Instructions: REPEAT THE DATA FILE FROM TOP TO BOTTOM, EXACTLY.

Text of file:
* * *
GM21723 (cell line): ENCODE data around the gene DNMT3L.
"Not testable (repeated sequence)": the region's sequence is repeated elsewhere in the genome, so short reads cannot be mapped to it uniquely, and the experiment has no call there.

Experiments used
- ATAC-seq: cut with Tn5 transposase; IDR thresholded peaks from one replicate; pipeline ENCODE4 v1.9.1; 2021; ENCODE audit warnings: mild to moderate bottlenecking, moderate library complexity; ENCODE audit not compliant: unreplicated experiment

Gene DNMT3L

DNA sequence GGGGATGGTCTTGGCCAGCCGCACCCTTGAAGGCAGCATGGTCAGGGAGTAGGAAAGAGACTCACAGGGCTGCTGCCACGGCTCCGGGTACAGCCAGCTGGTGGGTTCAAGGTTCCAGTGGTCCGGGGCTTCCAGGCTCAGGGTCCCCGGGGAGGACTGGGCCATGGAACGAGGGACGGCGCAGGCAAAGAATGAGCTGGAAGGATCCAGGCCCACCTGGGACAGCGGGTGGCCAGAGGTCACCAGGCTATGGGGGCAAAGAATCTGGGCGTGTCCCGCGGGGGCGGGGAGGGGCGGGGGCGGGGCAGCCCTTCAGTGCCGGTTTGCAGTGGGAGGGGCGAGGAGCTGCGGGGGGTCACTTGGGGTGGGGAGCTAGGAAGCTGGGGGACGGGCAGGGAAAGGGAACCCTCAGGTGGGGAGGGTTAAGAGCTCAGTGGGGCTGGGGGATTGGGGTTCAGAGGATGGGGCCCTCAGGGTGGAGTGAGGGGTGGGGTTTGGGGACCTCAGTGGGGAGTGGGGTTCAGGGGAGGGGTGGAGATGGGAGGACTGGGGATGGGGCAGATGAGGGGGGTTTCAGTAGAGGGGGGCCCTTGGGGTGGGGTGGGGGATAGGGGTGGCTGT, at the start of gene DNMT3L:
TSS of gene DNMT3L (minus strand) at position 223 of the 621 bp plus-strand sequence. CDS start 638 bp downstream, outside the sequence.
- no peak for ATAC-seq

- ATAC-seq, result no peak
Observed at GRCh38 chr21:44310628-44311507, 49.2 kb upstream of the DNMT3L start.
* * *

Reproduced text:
GM21723 (cell line): ENCODE data around the gene DNMT3L.
"Not testable (repeated sequence)": the region's sequence is repeated elsewhere in the genome, so short reads cannot be mapped to it uniquely, and the experiment has no call there.

Experiments used
- ATAC-seq: cut with Tn5 transposase; IDR thresholded peaks from one replicate; pipeline ENCODE4 v1.9.1; 2021; ENCODE audit warnings: mild to moderate bottlenecking, moderate library complexity; ENCODE audit not compliant: unreplicated experiment

Gene DNMT3L

DNA sequence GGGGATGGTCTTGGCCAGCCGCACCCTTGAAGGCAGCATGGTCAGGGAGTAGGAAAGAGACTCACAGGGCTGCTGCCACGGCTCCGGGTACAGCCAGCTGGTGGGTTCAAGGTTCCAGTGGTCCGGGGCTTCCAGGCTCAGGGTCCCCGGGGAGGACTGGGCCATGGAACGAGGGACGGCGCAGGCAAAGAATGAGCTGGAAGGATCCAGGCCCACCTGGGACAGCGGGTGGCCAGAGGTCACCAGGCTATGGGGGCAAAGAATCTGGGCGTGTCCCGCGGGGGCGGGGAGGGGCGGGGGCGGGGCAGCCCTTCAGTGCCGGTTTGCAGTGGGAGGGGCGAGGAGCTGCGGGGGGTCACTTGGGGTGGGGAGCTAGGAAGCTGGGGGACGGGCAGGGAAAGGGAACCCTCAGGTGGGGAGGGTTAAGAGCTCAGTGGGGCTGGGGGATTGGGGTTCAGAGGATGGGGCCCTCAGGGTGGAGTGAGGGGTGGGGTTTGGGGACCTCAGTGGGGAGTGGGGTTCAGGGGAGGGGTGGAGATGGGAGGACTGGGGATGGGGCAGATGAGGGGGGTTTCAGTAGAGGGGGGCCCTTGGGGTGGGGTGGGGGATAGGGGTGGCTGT, at the start of gene DNMT3L:
TSS of gene DNMT3L (minus strand) at position 223 of the 621 bp plus-strand sequence. CDS start 638 bp downstream, outside the sequence.
- no peak for ATAC-seq

- ATAC-seq, result no peak
Observed at GRCh38 chr21:44310628-44311507, 49.2 kb upstream of the DNMT3L start.